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Published: Wednesday, 3/8/2006

BGSU professor focused on East Asia

BOWLING GREEN - Fujiya "Fuji" Kawashima, known for his composure and tolerance while teaching East Asian culture and history at Bowling Green State University for the last 35 years, died of acute leukemia Sunday in Medical University of Ohio Medical Center, Toledo. He was 67.

A professor of history, Mr. Kawashima helped found BGSU's Asian studies program, an undergraduate major designed to give a broad understanding of Asian culture. He served as director for 15 nonconsecutive years between 1979 and 2005.

At the time of his death, Mr. Kawashima was working to develop the fledgling peace studies program.

"He was very, very gentle, very self-effacing - but also very determined. If there was anything that threatened the Asian studies program, I heard about it. He always brought things up in a very civil, reasoned way but in a very forceful way," said Don Nieman, dean of BGSU's college of arts and sciences.

"He viewed things as being interconnected. For him, the lines between history and contemporary affairs, politics and culture and arts weren't hard and fast," Mr. Nieman added.

Mr. Kawashima was known for his intense one-on-one work with students, recalled Akiko Jones, current director of the Asian studies program.

Mr. Nieman said Mr. Kawashima was the first professor to ask his class to evaluate him in mid-semester as well at the end of the class. "He really wanted to know what his students were thinking," Mr. Nieman said.

His son, Ken, said Mr. Kawashima's sympathy with his students was sometimes frustrating. "Some students would give him a hard time because of his pronunciation. It pains me to think about it, but he also kind of understood why they would complain," his son said.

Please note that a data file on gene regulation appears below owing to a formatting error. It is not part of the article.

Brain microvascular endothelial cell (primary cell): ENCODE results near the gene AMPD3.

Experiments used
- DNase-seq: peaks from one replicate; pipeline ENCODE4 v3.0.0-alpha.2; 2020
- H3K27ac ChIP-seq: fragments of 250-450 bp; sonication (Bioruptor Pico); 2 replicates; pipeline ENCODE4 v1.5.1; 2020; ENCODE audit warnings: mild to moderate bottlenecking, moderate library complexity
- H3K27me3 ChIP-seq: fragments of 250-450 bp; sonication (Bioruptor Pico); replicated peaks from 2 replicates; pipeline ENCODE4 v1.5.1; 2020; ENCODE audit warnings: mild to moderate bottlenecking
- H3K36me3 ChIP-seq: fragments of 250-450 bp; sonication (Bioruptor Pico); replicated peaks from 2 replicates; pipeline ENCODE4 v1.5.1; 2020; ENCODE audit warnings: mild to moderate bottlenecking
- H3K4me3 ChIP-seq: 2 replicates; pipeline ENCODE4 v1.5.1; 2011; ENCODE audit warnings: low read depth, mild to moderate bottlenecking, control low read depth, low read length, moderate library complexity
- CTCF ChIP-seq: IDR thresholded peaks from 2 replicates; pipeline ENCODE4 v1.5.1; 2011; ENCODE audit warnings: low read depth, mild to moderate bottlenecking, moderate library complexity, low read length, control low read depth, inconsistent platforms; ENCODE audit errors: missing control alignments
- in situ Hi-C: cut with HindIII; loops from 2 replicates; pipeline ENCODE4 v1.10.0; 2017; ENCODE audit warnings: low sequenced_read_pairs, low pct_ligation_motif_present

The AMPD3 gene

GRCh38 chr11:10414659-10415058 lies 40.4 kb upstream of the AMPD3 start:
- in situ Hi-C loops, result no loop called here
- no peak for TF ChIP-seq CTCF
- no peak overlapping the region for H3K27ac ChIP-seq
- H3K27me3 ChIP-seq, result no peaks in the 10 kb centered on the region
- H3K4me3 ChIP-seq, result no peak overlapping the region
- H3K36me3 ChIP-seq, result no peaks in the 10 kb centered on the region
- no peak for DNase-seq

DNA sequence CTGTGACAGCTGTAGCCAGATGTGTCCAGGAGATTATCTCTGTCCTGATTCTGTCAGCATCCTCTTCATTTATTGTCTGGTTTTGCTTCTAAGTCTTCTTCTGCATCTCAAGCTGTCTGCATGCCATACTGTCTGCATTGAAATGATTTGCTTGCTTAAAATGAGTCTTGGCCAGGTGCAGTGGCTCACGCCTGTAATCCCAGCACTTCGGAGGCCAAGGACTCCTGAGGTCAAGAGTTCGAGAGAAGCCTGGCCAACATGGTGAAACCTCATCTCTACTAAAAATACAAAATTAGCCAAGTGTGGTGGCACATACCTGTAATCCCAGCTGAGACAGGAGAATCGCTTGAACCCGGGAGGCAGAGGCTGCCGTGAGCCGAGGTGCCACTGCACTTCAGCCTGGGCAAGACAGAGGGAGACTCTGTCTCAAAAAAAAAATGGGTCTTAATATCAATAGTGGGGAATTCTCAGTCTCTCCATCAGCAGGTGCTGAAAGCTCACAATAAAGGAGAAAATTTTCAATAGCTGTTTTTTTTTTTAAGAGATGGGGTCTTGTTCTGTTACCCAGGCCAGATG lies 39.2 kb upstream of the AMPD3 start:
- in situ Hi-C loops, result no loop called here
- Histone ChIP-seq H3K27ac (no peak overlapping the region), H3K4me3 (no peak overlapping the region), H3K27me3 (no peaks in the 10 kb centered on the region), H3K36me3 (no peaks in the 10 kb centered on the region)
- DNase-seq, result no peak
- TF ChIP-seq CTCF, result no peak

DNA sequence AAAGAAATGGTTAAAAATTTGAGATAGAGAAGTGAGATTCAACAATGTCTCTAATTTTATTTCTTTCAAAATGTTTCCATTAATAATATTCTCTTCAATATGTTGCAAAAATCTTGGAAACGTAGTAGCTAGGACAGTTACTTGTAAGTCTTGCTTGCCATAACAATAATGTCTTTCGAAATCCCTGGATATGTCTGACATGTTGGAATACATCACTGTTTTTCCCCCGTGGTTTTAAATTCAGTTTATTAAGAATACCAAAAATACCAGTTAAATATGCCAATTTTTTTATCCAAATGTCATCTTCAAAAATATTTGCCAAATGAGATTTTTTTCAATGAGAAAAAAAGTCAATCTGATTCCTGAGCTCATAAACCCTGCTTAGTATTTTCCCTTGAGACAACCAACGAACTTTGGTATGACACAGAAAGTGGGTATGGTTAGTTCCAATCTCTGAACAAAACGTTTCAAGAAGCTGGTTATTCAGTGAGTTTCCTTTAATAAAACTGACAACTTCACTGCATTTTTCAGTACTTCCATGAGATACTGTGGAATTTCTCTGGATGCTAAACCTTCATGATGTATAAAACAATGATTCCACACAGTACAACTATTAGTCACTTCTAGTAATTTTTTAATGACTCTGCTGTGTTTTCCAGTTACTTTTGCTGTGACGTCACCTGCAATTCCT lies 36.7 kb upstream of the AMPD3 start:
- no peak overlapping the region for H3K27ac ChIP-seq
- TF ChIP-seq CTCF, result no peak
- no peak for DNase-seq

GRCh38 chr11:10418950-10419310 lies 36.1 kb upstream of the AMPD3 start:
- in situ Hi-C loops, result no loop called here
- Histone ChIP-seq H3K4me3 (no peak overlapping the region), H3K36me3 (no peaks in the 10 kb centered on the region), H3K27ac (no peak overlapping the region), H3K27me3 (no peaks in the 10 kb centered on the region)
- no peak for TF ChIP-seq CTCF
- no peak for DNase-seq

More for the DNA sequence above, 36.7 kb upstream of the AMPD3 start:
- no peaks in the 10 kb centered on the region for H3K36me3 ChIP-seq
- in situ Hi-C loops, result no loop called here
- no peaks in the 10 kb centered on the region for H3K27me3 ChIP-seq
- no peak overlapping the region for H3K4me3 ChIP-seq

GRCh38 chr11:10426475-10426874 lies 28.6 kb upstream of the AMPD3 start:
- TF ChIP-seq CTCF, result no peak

"He was extremely tolerant and affirmative, to the point of driving us crazy. His level of tolerance was sometimes intolerable to us," his son said with a laugh.

Mr. Kawashima was born in Tokyo, the son of a pencil factory owner whose business declined during World War II. His mother came from the Oichi Samurai family, affording his family social status.

After receiving his bachelor's degree from International Christian University in Tokyo in 1962, Mr. Kawashima became the first Japanese student to study in a Korean graduate program after World War II, four years before Japan and Korea had diplomatic relations, his family said.

"There were all these articles in Korea about him. He'd seen the poverty and struggles in the country on a church trip. I think he saw some necessity to deal with Japan's relationship to Korea in some way," his son said.

He received a master's degree in political science at Yonsei University in Korea and also met his wife, Joung-Ja, there.

Upon graduation, the two traveled to Cambridge, Mass., where they were married and Mr. Kawashima received his doctorate from Harvard University. He became an instructor at BGSU in 1970, returned to Tokyo in 1972, and returned to BGSU in 1974.

He received two Fulbright Fellowships, which led to visiting professorships in Korea.

Mr. Kawashima was an oil and watercolor painter, often commissioned by other professors.

Surviving are his wife, Joung-Ja; son, Ken; daughter, Kimi; brother, Tatsuji, and sisters, Hiroko and Yoshiko.

Services will be at 11 a.m. tomorrow at the First Presbyterian Church, of which he was a member. A campus service will be conducted at 11:30 a.m. March 22 in the BGSU student union's multi-purpose room. The Dunn Funeral Home is handling arrangements.



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